The determination of the Kurdistan Regional Government (KRG) to establish a friendly business and investment climate, coupled with the entrepreneurial spirit of the Turkish private sector, has resulted in significant economic cooperation unthinkable a few years ago. The depth of economic interdependence between the KRG and Turkey is unmatched when compared to their other regional trade partners.
According to Turkey’s Trade Ministry, Turkey’s export volume to Iraq was $7bn, 70% of which went to the Kurdistan Region in 2010. In 2011, this figure rose to $12bn, of which 75% went to the Kurdistan Region. Projections anticipate that, with more emphasis on investments rather than trade, figures could be $20 billion by 2020. Iraq, particularly the KRG, has quickly become Turkey’s second-largest export market. Turkey, on the other hand, is the KRG’s largest trading partner.
Approximately 80 percent of all goods sold in the Kurdistan Region are made in Turkey. Turkey’s business presence is visible, more than that of any other country, with everything from shopping centers to housing projects to furniture stores, among other consumer and commercials goods, bearing a Turkish trademark.
Turkish companies are engaged in a diverse range of sectors: energy, construction, finance, education, health, telecom, transportation, tourism, agriculture, and water. Until recently, Turkey’s economic involvement in the Region has mostly been comprised of trade. Now, as the Kurdistan Region has become even more stable, investment, particularly, in the oil and gas sectors has started to increase.
During his April 2012 visit to Turkey, KRG Minister of Trade and Industry Sinan C?elebi pointed out that 25 new Turkish companies are launched every month in the Kurdistan Region, with more than half of foreign companies registered in the Region being Turkish. In 2009, there were only around 485 Turkish companies operating in the KRG whereas, today, there are approximately 1,500 with roughly 30,000 Turkish citizens possessing residence permits.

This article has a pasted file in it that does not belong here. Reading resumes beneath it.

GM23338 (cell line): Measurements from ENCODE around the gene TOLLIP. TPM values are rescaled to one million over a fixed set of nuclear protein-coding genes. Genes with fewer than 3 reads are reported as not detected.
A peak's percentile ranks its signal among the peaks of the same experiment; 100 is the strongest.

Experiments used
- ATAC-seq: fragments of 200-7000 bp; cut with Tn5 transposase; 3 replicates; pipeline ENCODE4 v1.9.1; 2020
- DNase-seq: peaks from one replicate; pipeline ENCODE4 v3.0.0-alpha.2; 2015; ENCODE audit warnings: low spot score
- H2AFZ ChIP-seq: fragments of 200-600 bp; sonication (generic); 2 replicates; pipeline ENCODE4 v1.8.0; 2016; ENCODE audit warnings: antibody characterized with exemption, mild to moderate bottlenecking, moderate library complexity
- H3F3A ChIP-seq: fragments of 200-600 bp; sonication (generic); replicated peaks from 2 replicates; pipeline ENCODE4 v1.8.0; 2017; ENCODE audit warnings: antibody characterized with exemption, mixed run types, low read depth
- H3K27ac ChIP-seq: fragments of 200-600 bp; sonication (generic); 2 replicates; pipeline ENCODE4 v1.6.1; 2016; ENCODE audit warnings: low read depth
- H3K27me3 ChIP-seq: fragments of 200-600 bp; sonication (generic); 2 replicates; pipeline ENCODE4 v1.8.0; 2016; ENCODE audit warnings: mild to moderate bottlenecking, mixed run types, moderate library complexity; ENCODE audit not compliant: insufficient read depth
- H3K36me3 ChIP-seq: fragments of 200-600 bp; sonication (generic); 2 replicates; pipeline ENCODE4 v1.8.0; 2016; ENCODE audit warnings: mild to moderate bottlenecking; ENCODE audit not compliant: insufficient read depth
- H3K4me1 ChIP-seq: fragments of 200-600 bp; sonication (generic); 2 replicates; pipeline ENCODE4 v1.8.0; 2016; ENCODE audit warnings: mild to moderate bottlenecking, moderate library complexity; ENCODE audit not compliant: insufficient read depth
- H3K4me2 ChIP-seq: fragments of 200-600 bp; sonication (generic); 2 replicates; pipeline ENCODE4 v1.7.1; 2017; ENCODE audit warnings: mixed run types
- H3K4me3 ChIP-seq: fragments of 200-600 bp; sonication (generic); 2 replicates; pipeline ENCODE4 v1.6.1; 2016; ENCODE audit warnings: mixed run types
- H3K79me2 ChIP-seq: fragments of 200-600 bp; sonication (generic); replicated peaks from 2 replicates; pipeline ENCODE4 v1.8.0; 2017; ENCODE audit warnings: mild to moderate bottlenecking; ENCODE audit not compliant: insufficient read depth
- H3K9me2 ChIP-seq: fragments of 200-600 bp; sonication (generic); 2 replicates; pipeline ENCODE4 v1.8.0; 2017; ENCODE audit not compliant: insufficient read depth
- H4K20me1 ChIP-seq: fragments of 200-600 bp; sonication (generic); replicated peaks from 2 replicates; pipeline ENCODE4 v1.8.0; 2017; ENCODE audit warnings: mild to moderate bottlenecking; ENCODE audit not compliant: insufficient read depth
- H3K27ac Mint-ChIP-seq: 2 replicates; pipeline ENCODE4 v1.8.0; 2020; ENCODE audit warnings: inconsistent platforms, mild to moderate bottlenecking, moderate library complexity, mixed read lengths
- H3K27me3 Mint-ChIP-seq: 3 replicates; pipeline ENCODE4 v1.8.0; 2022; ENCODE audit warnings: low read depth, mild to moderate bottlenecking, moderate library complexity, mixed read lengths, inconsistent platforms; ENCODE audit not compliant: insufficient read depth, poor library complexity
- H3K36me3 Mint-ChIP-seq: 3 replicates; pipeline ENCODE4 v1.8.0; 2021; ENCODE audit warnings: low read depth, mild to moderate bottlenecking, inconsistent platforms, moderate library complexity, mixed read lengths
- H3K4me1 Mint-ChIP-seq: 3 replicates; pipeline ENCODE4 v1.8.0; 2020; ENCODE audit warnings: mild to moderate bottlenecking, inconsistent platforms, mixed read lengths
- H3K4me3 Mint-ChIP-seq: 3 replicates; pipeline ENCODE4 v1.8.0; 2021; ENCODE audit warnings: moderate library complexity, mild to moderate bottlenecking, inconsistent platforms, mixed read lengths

The depth of economic interdependence between the KRG and Turkey is unmatched when compared to their other regional trade partners.
The KRG, an oasis of peace and stability in the Middle East, has not only invested in its own security, but in the development of its economy, infrastructure, and human capital. Representatives of the Turkish private sector are well positioned to capitalize on positive developments from within the KRG due to common cultural values, historical trade patterns, and a contiguous land border.
Bilateral trade relations have greatly deepened since the first Turkish government delegation traveled to the Kurdistan Region to advance contacts in 2008. The opening of the Turkish Consulate in Erbil in 2010, the 2011 attendance of Turkish Prime Minister Tayyip Erdogan at the inauguration of Erbil International Airport (which was constructed by Turkish companies), the May 2012 visit of KRG President Masoud Barzani and KRG Prime Minister Nechirvan Barzani to Turkey, and subsequent high-level KRG and Turkish government delegations have all assisted in widening of economic relations.
Ankara and Erbil are both committed to developing infrastructure within the Kurdistan Region, thus further deepening economic interdependence. Building an industrial zone along their mutual border, the construction of two more border crossings, and the creation of additional oil and gas pipelines, airports, and highways would signal growing cooperation and promote long-term economic stability within the Region. Turkey’s stateowned TPAO and Genel Energy, an Anglo-Turkish partnership, have both supported the construction of a new pipeline, which would bypass the existing Baghdad-controlled pipeline to carry crude oil from the Kurdistan Region to Turkey. With the cut-off of transportation routes in Syria due to civil unrest, the Region is now the most viable gateway to the rest of Iraq and to the Persian Gulf for Turkish traders. About a third of Turkey’s exports to the Kurdish north are sold on to the rest of Iraq.
The KRG has invested heavily in human capital with many skilled workers speaking more than two languages and who are positioned to act as trade facilitators in the Region. Turkish companies and entrepreneurs can provide significant opportunities to transfer their skills and knowledge to the new generation of Kurdish businessmen and women. Both Turks and Kurds remain undaunted by new and challenging markets.
Despite the regional instability and global economic crisis, the remarkable upward trend can be attributed to economic cooperation between Ankara and Erbil. Turkish trade and investment is crucial to boosting the development of the Kurdistan Region and to contributing to Turkey’s own long-term socioeconomic development.